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Positivity: Your #1 Tool for Client Relationships

As event professionals, we’re always thinking of the nuances of planning a dream day for our clients. It’s our job to eliminate the road bumps and worst-case scenarios to the best of our ability, but it’s also our job to do so with a calm positivity. Mastering the two is oftentimes our bread and butter, if you will. As such, our clients rightfully view us as experts and expect us to communicate our expertise through our actions.

Events are stressful to host, whether it’s a wedding, corporate soirée, or non-profit fundraiser. People often attach lofty goals and considerable emotion to their events, hiring large teams of vendors to pull it off successfully. 

As vendors, we can either contribute positively, with a calm and poised attitude that projects confidence, or negatively by letting frustrations and stress get the best of us. How you handle difficult situations and manage emotions influence how your clients perceive you and your overall brand experience.

When a vendor is consistently positive and solutions-oriented, clients will feel more relaxed throughout the process and enjoy a better all-around experience. But if they’re always seeing you flustered and stressed, they may question whether you’re fit for the task at hand, adding worries to their plate.

Choose to practice positivity.

If you could use a positivity boost in your business, use these three tips to shift your perspective, lift your mood, and enhance your client relationships from here on out.

Start on the right foot. 

More often than not, client disagreements are a result of poor communication. Take time to evaluate your onboarding experience and look for ways to improve. For example, are you reaching out proactively with what to expect next, or do your clients email you to ask what’s coming? There will always be people ahead of the curve, but if you notice a pattern, bump up your communication timeline to demonstrate your readiness and alleviate stress of the unknown.

Likewise, are you establishing clear expectations for your work together, or are you assuming your clients have read every word of your contract? (Hint: They probably haven’t.) While you may lay out expectations clearly in writing, review them verbally as well to ensure everyone is on the same page. The conversations you have with clients at the very beginning of your journey will prevent misunderstandings from occurring down the line.

Assume the best in others.

It’s human nature to take feedback or criticisms personally. However, when you assume the best in others, you’ll find that you’re more patient with others as you allow them more grace. It’s much easier to remain positive when approaching situations believing pure intentions rather than assuming someone was intentionally malicious or deceitful.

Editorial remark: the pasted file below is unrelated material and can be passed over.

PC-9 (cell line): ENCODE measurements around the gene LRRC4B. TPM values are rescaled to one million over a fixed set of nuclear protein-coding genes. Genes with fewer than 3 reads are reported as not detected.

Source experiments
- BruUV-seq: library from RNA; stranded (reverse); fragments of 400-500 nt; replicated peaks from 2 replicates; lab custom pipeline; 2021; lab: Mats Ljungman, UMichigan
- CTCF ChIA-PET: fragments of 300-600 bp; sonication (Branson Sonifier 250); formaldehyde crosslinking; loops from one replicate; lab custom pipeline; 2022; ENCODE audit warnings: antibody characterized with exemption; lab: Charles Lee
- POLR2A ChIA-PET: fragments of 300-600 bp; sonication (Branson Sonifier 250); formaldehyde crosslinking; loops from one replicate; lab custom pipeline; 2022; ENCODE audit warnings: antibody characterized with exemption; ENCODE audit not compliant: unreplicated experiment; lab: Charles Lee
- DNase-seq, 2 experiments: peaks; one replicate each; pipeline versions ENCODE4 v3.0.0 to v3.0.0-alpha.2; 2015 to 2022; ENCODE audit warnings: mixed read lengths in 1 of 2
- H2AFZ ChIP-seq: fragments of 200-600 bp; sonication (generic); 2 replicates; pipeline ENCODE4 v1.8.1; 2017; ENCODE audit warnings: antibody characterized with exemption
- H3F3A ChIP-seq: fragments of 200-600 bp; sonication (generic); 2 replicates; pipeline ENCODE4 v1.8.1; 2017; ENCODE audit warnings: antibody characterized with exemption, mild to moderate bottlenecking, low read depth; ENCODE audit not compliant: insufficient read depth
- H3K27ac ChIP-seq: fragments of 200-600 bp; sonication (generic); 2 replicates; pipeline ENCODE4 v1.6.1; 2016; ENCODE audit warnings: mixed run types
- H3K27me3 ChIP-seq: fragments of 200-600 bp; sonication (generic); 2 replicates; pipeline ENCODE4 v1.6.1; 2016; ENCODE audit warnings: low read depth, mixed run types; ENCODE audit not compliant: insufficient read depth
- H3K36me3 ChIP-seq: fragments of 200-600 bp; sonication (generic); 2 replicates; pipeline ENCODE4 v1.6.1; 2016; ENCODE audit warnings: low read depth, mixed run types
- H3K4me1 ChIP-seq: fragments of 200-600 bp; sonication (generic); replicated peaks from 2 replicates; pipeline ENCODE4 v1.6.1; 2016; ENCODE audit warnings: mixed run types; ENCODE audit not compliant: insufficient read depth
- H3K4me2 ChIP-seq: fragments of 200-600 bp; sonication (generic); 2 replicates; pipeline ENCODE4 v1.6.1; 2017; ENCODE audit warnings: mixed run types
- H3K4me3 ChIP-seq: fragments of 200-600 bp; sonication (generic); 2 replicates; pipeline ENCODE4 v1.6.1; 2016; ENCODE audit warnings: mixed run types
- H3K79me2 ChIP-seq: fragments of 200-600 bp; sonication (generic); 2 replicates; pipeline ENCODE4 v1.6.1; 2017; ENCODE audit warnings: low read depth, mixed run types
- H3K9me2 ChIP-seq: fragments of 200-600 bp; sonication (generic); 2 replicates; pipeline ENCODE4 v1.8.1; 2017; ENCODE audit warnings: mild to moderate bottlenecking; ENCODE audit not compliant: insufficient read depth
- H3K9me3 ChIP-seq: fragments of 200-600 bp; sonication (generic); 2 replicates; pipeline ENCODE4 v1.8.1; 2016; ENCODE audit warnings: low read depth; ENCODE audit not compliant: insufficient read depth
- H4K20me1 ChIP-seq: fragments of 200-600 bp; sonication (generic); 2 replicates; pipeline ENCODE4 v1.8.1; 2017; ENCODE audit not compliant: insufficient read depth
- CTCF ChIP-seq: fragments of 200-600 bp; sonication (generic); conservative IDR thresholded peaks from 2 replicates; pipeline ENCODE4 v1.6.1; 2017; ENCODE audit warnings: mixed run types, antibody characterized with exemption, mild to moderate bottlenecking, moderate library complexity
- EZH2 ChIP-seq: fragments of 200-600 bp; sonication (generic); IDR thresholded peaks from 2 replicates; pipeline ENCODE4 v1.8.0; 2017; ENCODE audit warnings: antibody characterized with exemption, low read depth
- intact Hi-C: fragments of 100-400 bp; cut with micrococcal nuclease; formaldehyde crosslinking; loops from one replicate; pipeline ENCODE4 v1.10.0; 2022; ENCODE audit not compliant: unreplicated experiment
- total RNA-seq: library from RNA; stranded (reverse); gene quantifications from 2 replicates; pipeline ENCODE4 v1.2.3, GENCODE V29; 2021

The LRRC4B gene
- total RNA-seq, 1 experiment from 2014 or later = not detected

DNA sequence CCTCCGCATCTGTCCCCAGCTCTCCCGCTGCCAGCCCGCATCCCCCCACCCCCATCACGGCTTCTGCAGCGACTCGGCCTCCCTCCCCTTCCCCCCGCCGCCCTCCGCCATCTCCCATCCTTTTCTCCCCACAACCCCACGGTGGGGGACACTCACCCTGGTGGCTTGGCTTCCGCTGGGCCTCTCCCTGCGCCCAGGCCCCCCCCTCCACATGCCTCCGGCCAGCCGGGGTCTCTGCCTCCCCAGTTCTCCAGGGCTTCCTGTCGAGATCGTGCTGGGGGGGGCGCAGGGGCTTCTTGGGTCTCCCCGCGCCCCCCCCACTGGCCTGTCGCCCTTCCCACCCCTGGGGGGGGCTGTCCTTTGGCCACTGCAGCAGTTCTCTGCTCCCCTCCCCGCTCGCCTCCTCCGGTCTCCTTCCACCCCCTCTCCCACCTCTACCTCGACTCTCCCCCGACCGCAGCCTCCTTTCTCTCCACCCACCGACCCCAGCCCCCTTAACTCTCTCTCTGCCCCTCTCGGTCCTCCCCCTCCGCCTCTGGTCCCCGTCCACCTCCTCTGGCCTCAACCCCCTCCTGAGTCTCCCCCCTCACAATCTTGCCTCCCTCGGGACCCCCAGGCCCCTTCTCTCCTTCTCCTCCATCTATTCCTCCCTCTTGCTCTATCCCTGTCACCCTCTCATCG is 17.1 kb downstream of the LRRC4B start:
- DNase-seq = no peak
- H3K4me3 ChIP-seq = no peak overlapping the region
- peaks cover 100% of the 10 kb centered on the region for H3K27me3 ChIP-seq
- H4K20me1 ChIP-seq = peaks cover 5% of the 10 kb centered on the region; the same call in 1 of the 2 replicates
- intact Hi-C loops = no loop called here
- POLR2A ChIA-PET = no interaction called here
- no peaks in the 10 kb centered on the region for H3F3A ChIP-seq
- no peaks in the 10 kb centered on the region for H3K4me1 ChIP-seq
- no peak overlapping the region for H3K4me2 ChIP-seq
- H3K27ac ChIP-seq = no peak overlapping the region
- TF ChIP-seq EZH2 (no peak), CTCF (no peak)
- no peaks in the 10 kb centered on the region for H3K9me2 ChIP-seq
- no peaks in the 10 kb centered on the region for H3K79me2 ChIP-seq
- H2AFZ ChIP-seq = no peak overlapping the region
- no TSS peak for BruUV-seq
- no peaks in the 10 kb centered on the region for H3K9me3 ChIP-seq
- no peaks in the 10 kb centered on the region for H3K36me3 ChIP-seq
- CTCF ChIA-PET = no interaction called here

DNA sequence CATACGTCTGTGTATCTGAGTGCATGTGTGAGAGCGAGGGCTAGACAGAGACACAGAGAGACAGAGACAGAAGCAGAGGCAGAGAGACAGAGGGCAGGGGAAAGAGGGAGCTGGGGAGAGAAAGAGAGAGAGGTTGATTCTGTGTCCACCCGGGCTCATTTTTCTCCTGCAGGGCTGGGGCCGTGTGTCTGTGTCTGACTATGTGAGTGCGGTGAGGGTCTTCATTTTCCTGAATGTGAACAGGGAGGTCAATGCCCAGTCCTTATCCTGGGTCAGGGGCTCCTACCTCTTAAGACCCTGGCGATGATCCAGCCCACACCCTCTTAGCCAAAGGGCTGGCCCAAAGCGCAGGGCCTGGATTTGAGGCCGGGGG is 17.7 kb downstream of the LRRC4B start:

Step into their shoes to understand their perspective. As an event host and planning novice, they’re stressed in their own right. They may have to answer to stakeholders (whether a boss or a mother-in-law), and they want their celebration to be perfect. Remain solutions-oriented and focus on addressing the stressful issue rather than blaming anyone or allowing hurt feelings to cloud your judgment.

Allow yourself space to think.

It can be hard to contain one’s emotions in the heat of the moment, so avoid letting knee-jerk reactions get the best of you. Instead, develop an action plan to step away when stress starts to take over. It can be as simple as a few minutes alone to take a few deep breaths, remind yourself to assume the best, and move forward calmly.

Or take a page from President Lincoln’s book. He would write “hot letters” to his generals without sending them as a way to express his negative emotions privately. So, the next time you receive an email that frustrates you, write your first reply in an offline doc or note. Then, come back the next day, delete it, and write the professional reply you’ll send with grace and kindness.

Positivity is a game-changing quality, not just for your business but for your relationships and well-being. But it doesn’t mean putting on an ear-to-ear smile when delivering bad news, which can come across as disingenuous. Instead, it’s about connecting with your emotions and the reality of the situation. 

Clients take their cues from how we carry ourselves as professionals. If we present a disappointment pragmatically, while also providing alternative solutions, then clients will be more likely to move forward confidently with the new plan. Simply put, when you carry yourself positively, your clients will follow suit!